3 keys to planning professional growth
Today's environment makes personal goals even more critical
- By Bill Scheessele
- Nov 28, 2011
Time and again, we’ve heard, “If you don’t have a plan, you’re part of someone else’s plan.” This could not be any more critical a statement than now during the “new normal times” we are experiencing in the government contracting.
Many of us are involved in the annual company planning season with the advent of either the new fiscal year, or the fast approaching end of the calendar year.
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While business and business development planning are very significant projects, the changed landscape in the industry makes it even more imperative that we invest time to do personal and professional planning for ourselves. Although we constantly hear that individuals who invest the time to write out their personal and professional goals and plans achieve more of what they desire in their career and life than those who don’t, many of us take a fatalistic attitude toward this exercise and don’t do it for ourselves. We’d rather leave these decisions to fate or the whims of others who may not have our best interest at heart.
To break this cycle, there are a number of reasons to do something different for 2012 and consider writing personal and professional goals. If your company is like the vast majority in government contracting, it’s either starting, in the middle of, or has just completed a restructuring.
In light of that, consider these potential scenarios:
- If you still have a position in this environment, consider yourself fortunate. But don’t become too complacent. With mergers and acquisitions heating up, your situation could change very quickly. With the advent of a merger, and subsequent leaning down of duplicate positions, your job could be next on the chopping block. Take the time to take a hard look at where you are currently and do some planning, if only as a contingency exercise. In this uncertain environment, your job could be eliminated, derailing your career aspirations tomorrow, and you’d be the last person to know about it.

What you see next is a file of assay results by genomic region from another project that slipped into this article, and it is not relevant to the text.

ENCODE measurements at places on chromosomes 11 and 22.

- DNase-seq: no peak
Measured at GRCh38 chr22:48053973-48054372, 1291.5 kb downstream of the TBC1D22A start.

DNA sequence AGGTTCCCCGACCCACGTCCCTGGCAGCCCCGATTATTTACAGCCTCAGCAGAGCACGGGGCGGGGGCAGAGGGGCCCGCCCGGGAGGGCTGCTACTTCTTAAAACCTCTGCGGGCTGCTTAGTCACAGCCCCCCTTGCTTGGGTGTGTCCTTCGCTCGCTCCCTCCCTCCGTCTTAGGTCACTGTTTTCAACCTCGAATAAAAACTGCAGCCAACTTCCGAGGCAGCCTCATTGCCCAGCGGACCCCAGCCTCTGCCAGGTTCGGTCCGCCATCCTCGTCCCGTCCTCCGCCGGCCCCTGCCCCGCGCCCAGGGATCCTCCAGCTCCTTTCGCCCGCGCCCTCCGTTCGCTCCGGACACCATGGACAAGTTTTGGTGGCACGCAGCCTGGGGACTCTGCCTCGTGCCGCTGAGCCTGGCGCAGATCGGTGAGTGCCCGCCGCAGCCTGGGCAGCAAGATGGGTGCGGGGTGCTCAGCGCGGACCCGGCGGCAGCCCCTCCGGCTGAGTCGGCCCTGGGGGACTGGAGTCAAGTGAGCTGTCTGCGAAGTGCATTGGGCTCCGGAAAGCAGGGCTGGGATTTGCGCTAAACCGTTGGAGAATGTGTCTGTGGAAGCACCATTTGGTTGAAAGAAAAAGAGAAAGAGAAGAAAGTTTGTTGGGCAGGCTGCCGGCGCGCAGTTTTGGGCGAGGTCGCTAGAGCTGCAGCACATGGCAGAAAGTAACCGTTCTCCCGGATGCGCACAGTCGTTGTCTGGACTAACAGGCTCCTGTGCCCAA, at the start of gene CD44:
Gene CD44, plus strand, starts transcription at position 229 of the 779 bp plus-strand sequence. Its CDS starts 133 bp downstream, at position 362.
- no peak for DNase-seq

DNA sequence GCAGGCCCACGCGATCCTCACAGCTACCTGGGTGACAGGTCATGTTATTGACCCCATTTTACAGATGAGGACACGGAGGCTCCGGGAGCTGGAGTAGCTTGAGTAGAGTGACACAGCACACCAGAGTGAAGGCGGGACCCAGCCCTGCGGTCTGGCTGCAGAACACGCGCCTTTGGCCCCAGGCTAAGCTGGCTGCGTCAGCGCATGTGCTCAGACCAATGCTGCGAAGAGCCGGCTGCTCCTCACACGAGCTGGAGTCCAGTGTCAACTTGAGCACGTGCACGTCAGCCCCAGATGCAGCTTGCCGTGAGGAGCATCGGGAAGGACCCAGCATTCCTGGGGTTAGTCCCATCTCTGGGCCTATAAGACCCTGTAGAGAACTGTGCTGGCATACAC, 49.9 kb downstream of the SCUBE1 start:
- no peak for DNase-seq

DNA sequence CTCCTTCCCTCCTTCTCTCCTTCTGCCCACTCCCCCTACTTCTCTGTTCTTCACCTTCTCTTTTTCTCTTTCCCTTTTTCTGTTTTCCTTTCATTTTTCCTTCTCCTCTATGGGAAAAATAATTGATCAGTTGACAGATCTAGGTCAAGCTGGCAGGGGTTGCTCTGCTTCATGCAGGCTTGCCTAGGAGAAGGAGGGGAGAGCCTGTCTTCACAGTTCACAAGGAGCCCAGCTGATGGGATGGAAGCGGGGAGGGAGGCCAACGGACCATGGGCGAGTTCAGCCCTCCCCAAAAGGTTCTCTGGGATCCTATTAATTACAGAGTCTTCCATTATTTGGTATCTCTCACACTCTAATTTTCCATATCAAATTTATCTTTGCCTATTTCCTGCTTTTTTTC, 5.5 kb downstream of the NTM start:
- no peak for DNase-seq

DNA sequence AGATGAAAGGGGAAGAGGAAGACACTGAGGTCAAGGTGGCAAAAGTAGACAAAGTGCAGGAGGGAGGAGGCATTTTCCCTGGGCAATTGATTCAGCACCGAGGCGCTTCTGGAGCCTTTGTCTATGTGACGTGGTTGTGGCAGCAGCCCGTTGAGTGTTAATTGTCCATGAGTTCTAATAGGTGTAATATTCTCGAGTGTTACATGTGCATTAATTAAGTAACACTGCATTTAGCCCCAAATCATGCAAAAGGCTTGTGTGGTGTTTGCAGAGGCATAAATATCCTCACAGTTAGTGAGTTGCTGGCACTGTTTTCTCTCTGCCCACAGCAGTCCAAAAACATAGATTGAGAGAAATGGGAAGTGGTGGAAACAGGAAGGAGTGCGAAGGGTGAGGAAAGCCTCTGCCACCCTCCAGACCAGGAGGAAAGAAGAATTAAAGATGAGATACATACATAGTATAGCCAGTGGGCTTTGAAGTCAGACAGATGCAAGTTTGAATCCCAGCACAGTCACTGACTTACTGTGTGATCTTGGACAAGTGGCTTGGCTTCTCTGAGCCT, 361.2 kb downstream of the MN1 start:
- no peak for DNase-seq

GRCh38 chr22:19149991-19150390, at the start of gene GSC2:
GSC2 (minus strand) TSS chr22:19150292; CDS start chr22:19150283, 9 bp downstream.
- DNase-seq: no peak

- If you are like a number of individuals who’ve recently been “leaned” out of an organization, many for the first time in their careers, there is no better time to take stock of where you currently are personally and professionally. Take control and make some decisions about your career and life moving forward. Do you believe that now is the time to make changes in your industry focus, work location, or even profession? Is now the time to launch a business of your own, or in partnership with another colleague or family member? With goals and plans, you are in better control of your own destiny.
- If, for whatever reason, you now find yourself in a new position with a new organization or moved to a different area of responsibility with your current employer, consider yourself lucky. However, don’t take your good fortune too lightly. Invest the time now to plan for your future in this new position or company and focus on how both your personal and professional goals will be attained by virtue of your good fortune. This goal setting activity may be even more critical to your success than becoming acquainted with your new environment. It will give you a game plan for your new opportunity.
Many of us have been exposed to the goal setting and planning process, so you probably already know the SMARTS drill. It’s a good process that has been proven successful for many individuals. If you’ve only used it in a business environment, the challenge is to employ it now in your own best interest.
Start with the big picture visualization and work backwards, breaking achievement objectives down into smaller, attainable goals with their related tasks. By taking action, completing and crossing these tasks off your list, you gain control of your future and grow in self-confidence. For life balance, choose areas from many personal categories in addition to your professional goals. Make certain these are the goals you desire to achieve and not other people’s expectations for you.
Consider the consequences of not having goals and plans for yourself and your career, particularly in this uncertain environment.
Do it for you.